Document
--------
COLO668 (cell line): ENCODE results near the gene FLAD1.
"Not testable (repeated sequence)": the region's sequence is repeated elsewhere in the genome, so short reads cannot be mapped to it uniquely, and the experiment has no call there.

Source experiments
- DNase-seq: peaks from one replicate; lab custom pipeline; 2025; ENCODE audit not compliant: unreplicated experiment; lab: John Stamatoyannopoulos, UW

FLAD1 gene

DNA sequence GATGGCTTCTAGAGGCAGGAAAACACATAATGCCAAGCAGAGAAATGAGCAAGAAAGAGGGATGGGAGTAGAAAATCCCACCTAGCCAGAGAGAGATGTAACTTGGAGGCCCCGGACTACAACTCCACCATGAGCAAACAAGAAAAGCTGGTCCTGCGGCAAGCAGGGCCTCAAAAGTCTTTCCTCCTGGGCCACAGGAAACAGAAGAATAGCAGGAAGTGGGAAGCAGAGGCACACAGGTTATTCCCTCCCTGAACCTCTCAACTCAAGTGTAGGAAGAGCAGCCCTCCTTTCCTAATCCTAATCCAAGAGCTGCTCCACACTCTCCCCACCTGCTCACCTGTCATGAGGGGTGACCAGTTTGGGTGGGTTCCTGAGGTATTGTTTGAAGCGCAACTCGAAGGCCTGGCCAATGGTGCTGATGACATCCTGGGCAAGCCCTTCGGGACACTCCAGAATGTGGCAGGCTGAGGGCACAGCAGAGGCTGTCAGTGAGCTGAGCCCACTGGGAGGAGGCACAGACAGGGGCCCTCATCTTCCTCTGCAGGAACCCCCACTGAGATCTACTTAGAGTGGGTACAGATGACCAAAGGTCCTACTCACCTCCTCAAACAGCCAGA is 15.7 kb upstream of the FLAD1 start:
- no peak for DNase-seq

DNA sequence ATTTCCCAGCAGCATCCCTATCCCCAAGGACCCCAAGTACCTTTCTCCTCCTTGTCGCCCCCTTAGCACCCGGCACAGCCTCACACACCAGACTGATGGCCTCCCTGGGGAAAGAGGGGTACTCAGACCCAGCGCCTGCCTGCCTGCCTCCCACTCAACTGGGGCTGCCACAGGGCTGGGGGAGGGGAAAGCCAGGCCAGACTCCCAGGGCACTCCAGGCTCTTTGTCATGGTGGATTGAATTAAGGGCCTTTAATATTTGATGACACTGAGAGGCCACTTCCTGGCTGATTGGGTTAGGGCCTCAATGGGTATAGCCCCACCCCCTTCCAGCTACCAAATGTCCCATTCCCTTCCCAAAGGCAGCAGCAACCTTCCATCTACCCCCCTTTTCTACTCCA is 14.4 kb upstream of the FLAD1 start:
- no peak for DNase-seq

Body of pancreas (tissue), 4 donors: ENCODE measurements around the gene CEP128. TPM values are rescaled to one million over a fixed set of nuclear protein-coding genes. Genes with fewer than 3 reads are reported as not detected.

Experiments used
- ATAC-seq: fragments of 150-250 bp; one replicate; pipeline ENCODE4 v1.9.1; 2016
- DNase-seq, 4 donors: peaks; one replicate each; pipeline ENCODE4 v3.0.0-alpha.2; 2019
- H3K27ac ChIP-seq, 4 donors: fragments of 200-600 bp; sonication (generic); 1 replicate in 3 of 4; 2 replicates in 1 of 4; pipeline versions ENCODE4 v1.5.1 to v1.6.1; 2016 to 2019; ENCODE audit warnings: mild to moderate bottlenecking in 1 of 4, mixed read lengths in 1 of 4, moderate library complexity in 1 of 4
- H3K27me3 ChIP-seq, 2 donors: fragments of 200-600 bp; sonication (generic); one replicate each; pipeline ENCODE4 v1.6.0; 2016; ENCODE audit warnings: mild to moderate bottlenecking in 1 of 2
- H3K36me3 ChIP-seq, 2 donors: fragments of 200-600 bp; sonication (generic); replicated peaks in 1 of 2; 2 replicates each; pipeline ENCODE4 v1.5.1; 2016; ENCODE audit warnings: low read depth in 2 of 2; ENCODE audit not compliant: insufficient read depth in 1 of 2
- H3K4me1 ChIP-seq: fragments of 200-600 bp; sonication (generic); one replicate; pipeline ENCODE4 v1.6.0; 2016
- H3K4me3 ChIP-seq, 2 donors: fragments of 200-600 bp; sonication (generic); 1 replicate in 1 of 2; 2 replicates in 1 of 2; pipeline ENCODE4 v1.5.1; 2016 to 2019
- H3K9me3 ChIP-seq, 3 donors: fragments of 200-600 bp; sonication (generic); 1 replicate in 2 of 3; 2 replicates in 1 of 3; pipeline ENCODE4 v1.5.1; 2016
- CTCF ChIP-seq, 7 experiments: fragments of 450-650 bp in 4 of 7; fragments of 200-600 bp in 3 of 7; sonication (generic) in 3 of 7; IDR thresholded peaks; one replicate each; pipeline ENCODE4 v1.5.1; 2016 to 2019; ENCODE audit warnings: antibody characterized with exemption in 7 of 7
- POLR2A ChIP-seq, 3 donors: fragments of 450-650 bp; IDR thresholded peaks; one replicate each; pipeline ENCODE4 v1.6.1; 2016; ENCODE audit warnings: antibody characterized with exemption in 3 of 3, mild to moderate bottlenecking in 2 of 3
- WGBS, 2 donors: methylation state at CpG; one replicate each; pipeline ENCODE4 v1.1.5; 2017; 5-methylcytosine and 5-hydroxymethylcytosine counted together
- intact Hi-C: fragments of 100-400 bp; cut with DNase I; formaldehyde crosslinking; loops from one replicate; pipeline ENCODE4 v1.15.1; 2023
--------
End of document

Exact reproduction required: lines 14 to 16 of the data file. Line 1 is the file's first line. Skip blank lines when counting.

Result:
- H3K27ac ChIP-seq, 4 donors: fragments of 200-600 bp; sonication (generic); 1 replicate in 3 of 4; 2 replicates in 1 of 4; pipeline versions ENCODE4 v1.5.1 to v1.6.1; 2016 to 2019; ENCODE audit warnings: mild to moderate bottlenecking in 1 of 4, mixed read lengths in 1 of 4, moderate library complexity in 1 of 4
- H3K27me3 ChIP-seq, 2 donors: fragments of 200-600 bp; sonication (generic); one replicate each; pipeline ENCODE4 v1.6.0; 2016; ENCODE audit warnings: mild to moderate bottlenecking in 1 of 2
- H3K36me3 ChIP-seq, 2 donors: fragments of 200-600 bp; sonication (generic); replicated peaks in 1 of 2; 2 replicates each; pipeline ENCODE4 v1.5.1; 2016; ENCODE audit warnings: low read depth in 2 of 2; ENCODE audit not compliant: insufficient read depth in 1 of 2